The brilliant, imperfect stories of PlayerUnknown’s Battlegrounds
Most PUBG matches are unremarkable. This is by no means some part of a long, finger-pointy critique of the game, but rather an acknowledgement that in some regards, this open-world battle royale loot-’em-up isn’t that dissimilar from any other multiplayer shooter. Most matches of Call of Duty, Battlefield, Overwatch play out in a way that might be described as “usual”, and as such, they’re not afforded the kind of prime real estate in our memories usually reserved for cross-map headshots or that one time we told an opponent we did stuff with his mother the previous night and then killed and teabagged that same opponent. Etc.
When it comes to PUBG, for somebody of my skill level (somewhere between “average” and “normal”), these “usual” matches usually consist of ‘chuting to an empty house, stocking up on first aid kits and bandages, then proceeding towards the playzones as stealthily as possible before being shot to death by some guy hiding behind a rock.
Where PUBG differs, however, is what makes an otherwise unmemorable match turn into something worth sticking to the fridge of the mind (that’s the last of these metaphors, I promise). Although the rare match-winning chicken dinner is certainly a big deal, the sheer number of possibilities engendered by the open world of the battle royale means that even if you don’t win, you can still have a remarkable experience.
Case in point: the accidental narrative. In this game, unlike any other, sometimes the events of any given match will fall together in a way that is almost genius, and the stories that these rare matches tell can be so entertaining that it makes me wonder if this outcome was the true intention of the developer all along.
The following is what played out in the best PUBG match I’ve ever participated in. A fumbled start, separation, and a long swim made it seem like this duo match would be just like any other (a disappointing failure) — but as it drew to a close, I realised it would be anything but.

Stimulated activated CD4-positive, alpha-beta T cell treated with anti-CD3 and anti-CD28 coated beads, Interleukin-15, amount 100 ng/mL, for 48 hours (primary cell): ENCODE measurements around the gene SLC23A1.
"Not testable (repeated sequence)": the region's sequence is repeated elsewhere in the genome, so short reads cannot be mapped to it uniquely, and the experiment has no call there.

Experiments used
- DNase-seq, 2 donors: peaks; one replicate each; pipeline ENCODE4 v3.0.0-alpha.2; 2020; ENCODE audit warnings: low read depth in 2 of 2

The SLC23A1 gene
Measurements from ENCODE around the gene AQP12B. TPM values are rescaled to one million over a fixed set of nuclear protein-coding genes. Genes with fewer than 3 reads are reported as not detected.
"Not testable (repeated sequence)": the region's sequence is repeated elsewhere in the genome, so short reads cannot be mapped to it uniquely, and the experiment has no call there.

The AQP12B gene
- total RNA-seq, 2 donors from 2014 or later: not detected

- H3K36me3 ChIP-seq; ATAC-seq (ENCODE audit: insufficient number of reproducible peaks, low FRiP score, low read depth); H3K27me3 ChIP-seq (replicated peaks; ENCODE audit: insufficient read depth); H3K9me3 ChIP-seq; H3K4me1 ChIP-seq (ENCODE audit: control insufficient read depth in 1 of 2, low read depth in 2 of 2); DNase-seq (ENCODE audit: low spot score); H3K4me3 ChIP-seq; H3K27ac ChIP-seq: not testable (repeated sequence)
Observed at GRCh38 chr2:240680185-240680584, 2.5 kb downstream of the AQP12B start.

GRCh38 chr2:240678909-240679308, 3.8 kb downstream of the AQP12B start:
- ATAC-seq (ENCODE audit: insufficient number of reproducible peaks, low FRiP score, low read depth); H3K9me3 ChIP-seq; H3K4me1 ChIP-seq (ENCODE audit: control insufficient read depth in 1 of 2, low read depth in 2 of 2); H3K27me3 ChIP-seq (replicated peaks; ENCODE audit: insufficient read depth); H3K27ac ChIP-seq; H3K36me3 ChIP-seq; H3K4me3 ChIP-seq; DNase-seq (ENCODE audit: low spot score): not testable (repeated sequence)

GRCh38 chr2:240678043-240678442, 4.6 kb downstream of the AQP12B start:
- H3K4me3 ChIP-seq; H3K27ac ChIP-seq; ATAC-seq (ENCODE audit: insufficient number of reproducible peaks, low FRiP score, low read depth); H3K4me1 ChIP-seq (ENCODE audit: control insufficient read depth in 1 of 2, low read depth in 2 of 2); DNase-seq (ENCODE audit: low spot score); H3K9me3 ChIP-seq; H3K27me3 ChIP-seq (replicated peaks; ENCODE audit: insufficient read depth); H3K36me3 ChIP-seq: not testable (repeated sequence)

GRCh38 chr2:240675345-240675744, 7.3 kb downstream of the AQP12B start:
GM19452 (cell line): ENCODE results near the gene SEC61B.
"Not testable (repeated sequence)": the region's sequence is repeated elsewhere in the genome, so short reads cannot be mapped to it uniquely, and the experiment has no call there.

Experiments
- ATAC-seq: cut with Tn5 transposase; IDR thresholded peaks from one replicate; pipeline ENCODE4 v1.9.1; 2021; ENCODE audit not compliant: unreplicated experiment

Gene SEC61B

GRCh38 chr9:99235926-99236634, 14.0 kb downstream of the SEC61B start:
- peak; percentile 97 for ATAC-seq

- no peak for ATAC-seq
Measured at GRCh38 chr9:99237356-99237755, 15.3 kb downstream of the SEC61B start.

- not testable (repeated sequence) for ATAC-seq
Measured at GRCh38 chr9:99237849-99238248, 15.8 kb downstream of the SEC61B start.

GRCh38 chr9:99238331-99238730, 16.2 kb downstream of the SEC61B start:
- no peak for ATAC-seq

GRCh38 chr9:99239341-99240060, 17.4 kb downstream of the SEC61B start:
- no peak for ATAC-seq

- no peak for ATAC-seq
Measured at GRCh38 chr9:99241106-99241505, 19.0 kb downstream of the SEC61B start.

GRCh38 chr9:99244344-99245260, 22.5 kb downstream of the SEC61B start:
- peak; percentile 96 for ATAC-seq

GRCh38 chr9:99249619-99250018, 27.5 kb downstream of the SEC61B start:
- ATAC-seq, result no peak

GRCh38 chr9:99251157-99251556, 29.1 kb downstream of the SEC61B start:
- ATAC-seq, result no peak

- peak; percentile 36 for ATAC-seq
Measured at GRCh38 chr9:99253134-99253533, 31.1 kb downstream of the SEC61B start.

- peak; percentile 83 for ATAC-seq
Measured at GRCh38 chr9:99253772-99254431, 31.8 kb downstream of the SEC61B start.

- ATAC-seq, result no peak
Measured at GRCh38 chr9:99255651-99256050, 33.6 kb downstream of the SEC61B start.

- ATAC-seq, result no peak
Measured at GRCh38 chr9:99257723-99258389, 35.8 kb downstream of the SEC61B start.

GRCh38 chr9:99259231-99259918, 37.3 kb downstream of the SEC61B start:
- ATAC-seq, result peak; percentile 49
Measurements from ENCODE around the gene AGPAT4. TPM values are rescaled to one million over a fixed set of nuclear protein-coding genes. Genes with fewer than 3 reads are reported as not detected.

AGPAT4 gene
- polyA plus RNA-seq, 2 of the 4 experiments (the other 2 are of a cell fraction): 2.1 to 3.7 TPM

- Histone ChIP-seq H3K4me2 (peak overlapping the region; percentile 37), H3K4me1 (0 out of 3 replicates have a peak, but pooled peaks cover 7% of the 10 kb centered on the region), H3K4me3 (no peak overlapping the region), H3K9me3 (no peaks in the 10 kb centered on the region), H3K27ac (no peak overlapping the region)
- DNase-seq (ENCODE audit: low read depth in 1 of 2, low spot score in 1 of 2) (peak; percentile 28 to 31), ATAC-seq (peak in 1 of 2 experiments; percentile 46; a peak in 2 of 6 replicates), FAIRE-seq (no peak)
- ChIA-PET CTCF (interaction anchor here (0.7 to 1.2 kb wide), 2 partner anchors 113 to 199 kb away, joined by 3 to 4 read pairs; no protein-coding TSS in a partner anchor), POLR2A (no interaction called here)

Allow me to tell you a story of camaraderie, tragedy, and shootin’.
My usual PUBG duo partner loves looting. I mean, he really loves looting. He loves looting so much that whenever we play together I often have to sit around with my thumb up my ass while he picks up every bottle of painkillers and every gun accessory and every smoke grenade from every building in every area we pass through. Even if he’s armed to the teeth and kitted out with level 3 gear he’ll nonetheless try on those hi-top shoes just to see if they look better.
Yet he and I are cautious types. We tend to stick to deserted housing estates rather than try our luck with the more lucrative sites such as the military base or the school, etc. While this works wonders for our being-alive-ness, rummaging through house after house filled with nothing but pistols and t-shirts doesn’t really do much for my partner’s hoarding tendencies. That said, his desire to do score well tends to supersede his desire to have a lot of cool stuff (if only just), so this has never really been a huge problem.
In addition to being cautious, however, we are both wildly childish. Which is why at the beginning of this particular match we decided to drop into the power plant on the south-east corner of the main island. And when I say “into”, I literally mean into one of the cooling towers — just to see what would happen. We fully expected to die horribly, laugh about it, then re-queue.
To our surprise, we found nothing inside the shaft other than a painless way out. At this point, we nonetheless still expected to die horribly — but this time, at the hands of an inevitably competitively-superior duo which had landed while we were chuckling our way down a big tube.
Only there was nobody else around. We had the entire power plant, and everything inside it, to ourselves and our grubby paws. My partner was understandably beside himself.
I quickly stumbled upon some high-level armour, some first-aid kits, and an SKS with an 8x scope — enough for any wannabe Mad Max in search of a hearty chicken dinner. And after a quick scrounge in the outlying shipping containers, I figured we should be on our way to the first playzone — which had landed directly over the dreaded South island.